The number of bone and soft tissue metastases were counted from green fluorescent protein images taken from dorsal and ventral sides of each animal
|Groups||Vehicle||DOX||ZOL||DOX + ZOL|
|ANOVA||P = 0.913|
|ANOVA||P = 0.884|
In accordance to these results, none of the treatments decreased the tumor area in bone analyzed from histological sections [Figure 3D]. All sections except sections from one animal in the DOX + ZOL group, contained tumor tissue. In many sections the tumor filled the entire intraosseous area. A thin layer of tumor on the periosteal surface resulting from disruption of the cortical envelope was sometimes observed. The anti-tumor effects were further examined by counting the number of apoptotic tumor cells and the proliferation index in histological samples [Figure 3E and F]. Even though the intraosseus tumor area was not affected, the number of apoptotic cancer cells analyzed by TUNEL staining was increased in the DOX and DOX + ZOL groups [Figure 3E]. However, the sequential combination of DOX and ZOL did not increase the amount of apoptotic cells compared to DOX alone.
The effects of DOX and ZOL on bone were studied by measuring osteolytic lesion areas observed in X-ray images and trabecular bone area in histological sections. All mice in the control and DOX groups, 12.5% of the mice in the ZOL group, and 42.9% of the mice in the DOX + ZOL group had osteolytic lesions at sacrifice [Figure 4A]. The proportion of mice with osteolytic lesions was significantly lower in both groups treated with ZOL compared to the control group (P < 0.001 for ZOL and P = 0.026 for DOX + ZOL). Osteolytic lesion area measured from X-ray images was radically lower in the ZOL and DOX + ZOL groups compared to the control group [Figure 4B]. ZOL also increased trabecular bone area by a factor of 2 analyzed by histomorphometry and DOX + ZOL by a factor of 1.5 compared to control. However, in the DOX + ZOL group statistically significant difference to the control was not reached [Figure 4C].
Figure 4. Osteolytic lesions, trabecular bone volume and the number of osteoclasts at the bone-tumor interface. Osteolytic lesion area was analyzed from X-ray images of both hind limbs, trabecular bone area and the number of osteoclasts in the bone-tumor interface in midsagittal histological sections of the left hind limb. A: Representative images showing established osteolytic lesions before treatment and at sacrifice; B: osteolytic lesion area was decreased in the ZOL and DOX + ZOL groups as measured by radiography; C: trabecular bone area was increased in the group receiving only ZOL, but the effect was not statistically significant in the DOX + ZOL group. Data are expressed as mean ± SD, n = 8 animals. Scale bars 2 mm, arrows osteolytic lesions. **Significantly different from control group (P < 0.01); ***significantly different from control group (P < 0.001); NS: non-significant; DOX: doxorubicin; ZOL: zoledronic acid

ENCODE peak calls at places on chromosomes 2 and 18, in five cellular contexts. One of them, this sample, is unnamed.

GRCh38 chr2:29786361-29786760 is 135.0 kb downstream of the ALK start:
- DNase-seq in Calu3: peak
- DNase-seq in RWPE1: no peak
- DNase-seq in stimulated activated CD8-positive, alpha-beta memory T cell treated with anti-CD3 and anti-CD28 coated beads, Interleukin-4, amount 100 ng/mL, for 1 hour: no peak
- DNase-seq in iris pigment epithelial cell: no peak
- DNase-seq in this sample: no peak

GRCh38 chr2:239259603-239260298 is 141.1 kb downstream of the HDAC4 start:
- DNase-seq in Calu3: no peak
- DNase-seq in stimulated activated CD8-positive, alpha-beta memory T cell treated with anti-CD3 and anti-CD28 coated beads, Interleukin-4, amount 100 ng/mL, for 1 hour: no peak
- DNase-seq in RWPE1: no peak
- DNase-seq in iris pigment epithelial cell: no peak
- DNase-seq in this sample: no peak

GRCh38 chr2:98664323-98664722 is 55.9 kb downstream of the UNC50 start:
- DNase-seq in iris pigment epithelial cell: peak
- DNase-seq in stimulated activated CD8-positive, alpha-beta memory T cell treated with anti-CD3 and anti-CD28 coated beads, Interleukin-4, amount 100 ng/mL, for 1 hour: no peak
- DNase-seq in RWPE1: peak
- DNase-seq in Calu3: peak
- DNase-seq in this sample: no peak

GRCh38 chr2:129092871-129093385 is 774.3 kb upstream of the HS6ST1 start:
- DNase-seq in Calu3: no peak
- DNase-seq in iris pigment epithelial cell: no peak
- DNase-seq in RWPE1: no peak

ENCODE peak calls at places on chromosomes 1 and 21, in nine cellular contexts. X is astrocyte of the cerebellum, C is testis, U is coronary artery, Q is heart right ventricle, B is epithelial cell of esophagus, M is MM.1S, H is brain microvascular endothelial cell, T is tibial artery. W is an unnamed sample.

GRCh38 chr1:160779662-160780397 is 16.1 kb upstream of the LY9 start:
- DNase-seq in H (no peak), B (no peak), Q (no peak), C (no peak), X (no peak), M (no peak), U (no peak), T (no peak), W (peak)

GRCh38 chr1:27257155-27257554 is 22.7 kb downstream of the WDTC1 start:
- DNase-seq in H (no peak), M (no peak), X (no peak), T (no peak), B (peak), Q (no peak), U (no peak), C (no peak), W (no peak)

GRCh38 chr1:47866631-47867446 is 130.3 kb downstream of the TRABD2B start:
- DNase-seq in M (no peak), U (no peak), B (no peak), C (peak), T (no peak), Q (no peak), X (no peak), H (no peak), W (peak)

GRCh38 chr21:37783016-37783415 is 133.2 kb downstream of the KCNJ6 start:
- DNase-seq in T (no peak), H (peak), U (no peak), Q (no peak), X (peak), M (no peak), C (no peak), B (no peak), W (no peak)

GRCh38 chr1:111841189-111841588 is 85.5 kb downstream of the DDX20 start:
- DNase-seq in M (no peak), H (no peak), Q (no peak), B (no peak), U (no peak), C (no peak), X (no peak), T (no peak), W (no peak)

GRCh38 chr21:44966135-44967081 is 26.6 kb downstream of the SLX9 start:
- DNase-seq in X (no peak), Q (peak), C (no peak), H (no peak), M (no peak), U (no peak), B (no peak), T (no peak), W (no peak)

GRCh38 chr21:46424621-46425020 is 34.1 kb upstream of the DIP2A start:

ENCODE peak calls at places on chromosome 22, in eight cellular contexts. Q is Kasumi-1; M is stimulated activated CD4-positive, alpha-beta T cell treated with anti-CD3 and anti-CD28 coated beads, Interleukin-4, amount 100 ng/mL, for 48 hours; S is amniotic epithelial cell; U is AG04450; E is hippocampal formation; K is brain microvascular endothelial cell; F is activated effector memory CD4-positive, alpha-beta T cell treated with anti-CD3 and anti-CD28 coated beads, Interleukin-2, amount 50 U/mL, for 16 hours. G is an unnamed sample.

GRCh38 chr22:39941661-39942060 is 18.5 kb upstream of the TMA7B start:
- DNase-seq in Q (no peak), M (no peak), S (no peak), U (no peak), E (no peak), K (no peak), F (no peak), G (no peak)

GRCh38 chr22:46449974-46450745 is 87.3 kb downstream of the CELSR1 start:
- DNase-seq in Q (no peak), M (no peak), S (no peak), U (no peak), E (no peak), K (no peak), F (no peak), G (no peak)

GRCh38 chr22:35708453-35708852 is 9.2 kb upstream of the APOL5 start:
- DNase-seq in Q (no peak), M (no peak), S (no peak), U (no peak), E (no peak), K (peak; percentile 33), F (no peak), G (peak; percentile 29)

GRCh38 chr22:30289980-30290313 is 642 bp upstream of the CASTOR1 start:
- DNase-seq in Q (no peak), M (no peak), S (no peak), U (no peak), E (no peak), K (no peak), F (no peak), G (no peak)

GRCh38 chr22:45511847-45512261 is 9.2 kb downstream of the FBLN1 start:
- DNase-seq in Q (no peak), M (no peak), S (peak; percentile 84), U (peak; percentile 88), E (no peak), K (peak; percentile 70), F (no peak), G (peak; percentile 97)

Because breast cancer patients with bone metastases often have hypercalcemia and increased serum TRACP 5b has also consistently been reported in these patients, we measured Ca2+ in blood and serum TRACP 5b from the mice. In addition, osteoclasts were counted at tumor-bone interface of TRAP-stained sections. We found that ZOL alone rapidly decreased serum TRACP 5b values as early as two days after dosing, on day 17. Both the ZOL and DOX + ZOL groups showed decreased TRACP 5b on day 24 compared to the control group [Figure 5B]. The number of osteoclasts was 25%-50% lower at the tumor-bone interface in the ZOL and DOX + ZOL treated groups compared to the vehicle group [Figure 5C], but the differences were not statistically significant (P = 0.595 and 0.142, respectively). Both groups also had lower blood Ca2+ compared to the control group (5d). The blood Ca2+ in ZOL and DOX + ZOL groups was similar to the baseline Ca2+ measured from five healthy animals of same age, sex and strain (1.268 mmol/L, SD 0.0205), whereas the control group had higher blood Ca2+ compared to the healthy animals (P = 0.038). In the DOX group 4/8 animals were above the range of healthy mice (> 1.29 mmol/L), but the group average did not differ from the control group.
Figure 5. Osteoclasts and blood Ca2+. Osteoclasts were counted from TRAP stained sections and serum TRACP 5b activity was measured at three time points (before inoculation of cells, days 17 and 24) as a systemic marker of osteoclast number. Blood Ca2+ was measured from terminal blood samples for detection of hypercalcemia. A: Representative images of the TRAP staining; B: statistically significant changes were not observed in the number of osteoclasts at tumor-bone interface; C: serum TRACP 5b was decreased in the ZOL group already on day 17 and in the ZOL and DOX + ZOL groups on day 24 compared to the control group; D: hypercalcemia was prevented in the ZOL and DOX + ZOL groups. Data are expressed as mean ± SD, n = 7-8 animals. Scale bars 50 μm, arrows osteoclasts. *Significantly different from control group (P < 0.05); ***significantly different from control group (P < 0.001); NS: non-significant; TRAP: tartrate resistant acid phosphatase; TRACP 5b: tartrate resistant acid phosphatase 5b; DOX: doxorubicin; ZOL: zoledronic acid